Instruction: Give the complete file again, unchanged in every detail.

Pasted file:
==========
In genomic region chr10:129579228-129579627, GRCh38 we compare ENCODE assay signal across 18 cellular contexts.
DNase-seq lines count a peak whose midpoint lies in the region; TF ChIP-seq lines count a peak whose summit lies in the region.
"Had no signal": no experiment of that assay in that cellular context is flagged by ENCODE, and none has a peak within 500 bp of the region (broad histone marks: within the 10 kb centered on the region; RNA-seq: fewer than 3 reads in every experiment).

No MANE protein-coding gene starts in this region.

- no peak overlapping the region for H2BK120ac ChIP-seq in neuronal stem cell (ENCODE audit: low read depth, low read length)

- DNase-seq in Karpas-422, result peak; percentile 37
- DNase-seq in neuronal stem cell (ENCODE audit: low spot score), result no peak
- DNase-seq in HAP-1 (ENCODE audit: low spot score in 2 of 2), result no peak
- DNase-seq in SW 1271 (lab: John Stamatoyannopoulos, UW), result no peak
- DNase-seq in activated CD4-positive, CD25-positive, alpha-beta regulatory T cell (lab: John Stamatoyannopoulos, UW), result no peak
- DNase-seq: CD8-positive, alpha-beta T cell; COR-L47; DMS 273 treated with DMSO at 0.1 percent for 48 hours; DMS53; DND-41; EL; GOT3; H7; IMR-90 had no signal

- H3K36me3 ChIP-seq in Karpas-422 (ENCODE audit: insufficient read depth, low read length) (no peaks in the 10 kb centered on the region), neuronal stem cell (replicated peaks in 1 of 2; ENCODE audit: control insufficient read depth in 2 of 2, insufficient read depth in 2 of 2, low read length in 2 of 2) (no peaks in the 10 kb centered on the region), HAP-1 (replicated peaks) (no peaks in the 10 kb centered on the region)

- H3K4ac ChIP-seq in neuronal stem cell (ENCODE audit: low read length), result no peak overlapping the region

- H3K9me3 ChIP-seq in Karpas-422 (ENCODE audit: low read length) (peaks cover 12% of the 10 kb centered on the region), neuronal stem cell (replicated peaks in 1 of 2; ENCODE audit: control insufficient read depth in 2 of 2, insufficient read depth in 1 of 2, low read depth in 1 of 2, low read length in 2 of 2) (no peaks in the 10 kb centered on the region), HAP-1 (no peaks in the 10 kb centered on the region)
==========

In genomic region chr10:129579228-129579627, GRCh38 we compare ENCODE assay signal across 18 cellular contexts.
DNase-seq lines count a peak whose midpoint lies in the region; TF ChIP-seq lines count a peak whose summit lies in the region.
"Had no signal": no experiment of that assay in that cellular context is flagged by ENCODE, and none has a peak within 500 bp of the region (broad histone marks: within the 10 kb centered on the region; RNA-seq: fewer than 3 reads in every experiment).

No MANE protein-coding gene starts in this region.

- no peak overlapping the region for H2BK120ac ChIP-seq in neuronal stem cell (ENCODE audit: low read depth, low read length)

- DNase-seq in Karpas-422, result peak; percentile 37
- DNase-seq in neuronal stem cell (ENCODE audit: low spot score), result no peak
- DNase-seq in HAP-1 (ENCODE audit: low spot score in 2 of 2), result no peak
- DNase-seq in SW 1271 (lab: John Stamatoyannopoulos, UW), result no peak
- DNase-seq in activated CD4-positive, CD25-positive, alpha-beta regulatory T cell (lab: John Stamatoyannopoulos, UW), result no peak
- DNase-seq: CD8-positive, alpha-beta T cell; COR-L47; DMS 273 treated with DMSO at 0.1 percent for 48 hours; DMS53; DND-41; EL; GOT3; H7; IMR-90 had no signal

- H3K36me3 ChIP-seq in Karpas-422 (ENCODE audit: insufficient read depth, low read length) (no peaks in the 10 kb centered on the region), neuronal stem cell (replicated peaks in 1 of 2; ENCODE audit: control insufficient read depth in 2 of 2, insufficient read depth in 2 of 2, low read length in 2 of 2) (no peaks in the 10 kb centered on the region), HAP-1 (replicated peaks) (no peaks in the 10 kb centered on the region)

- H3K4ac ChIP-seq in neuronal stem cell (ENCODE audit: low read length), result no peak overlapping the region

- H3K9me3 ChIP-seq in Karpas-422 (ENCODE audit: low read length) (peaks cover 12% of the 10 kb centered on the region), neuronal stem cell (replicated peaks in 1 of 2; ENCODE audit: control insufficient read depth in 2 of 2, insufficient read depth in 1 of 2, low read depth in 1 of 2, low read length in 2 of 2) (no peaks in the 10 kb centered on the region), HAP-1 (no peaks in the 10 kb centered on the region)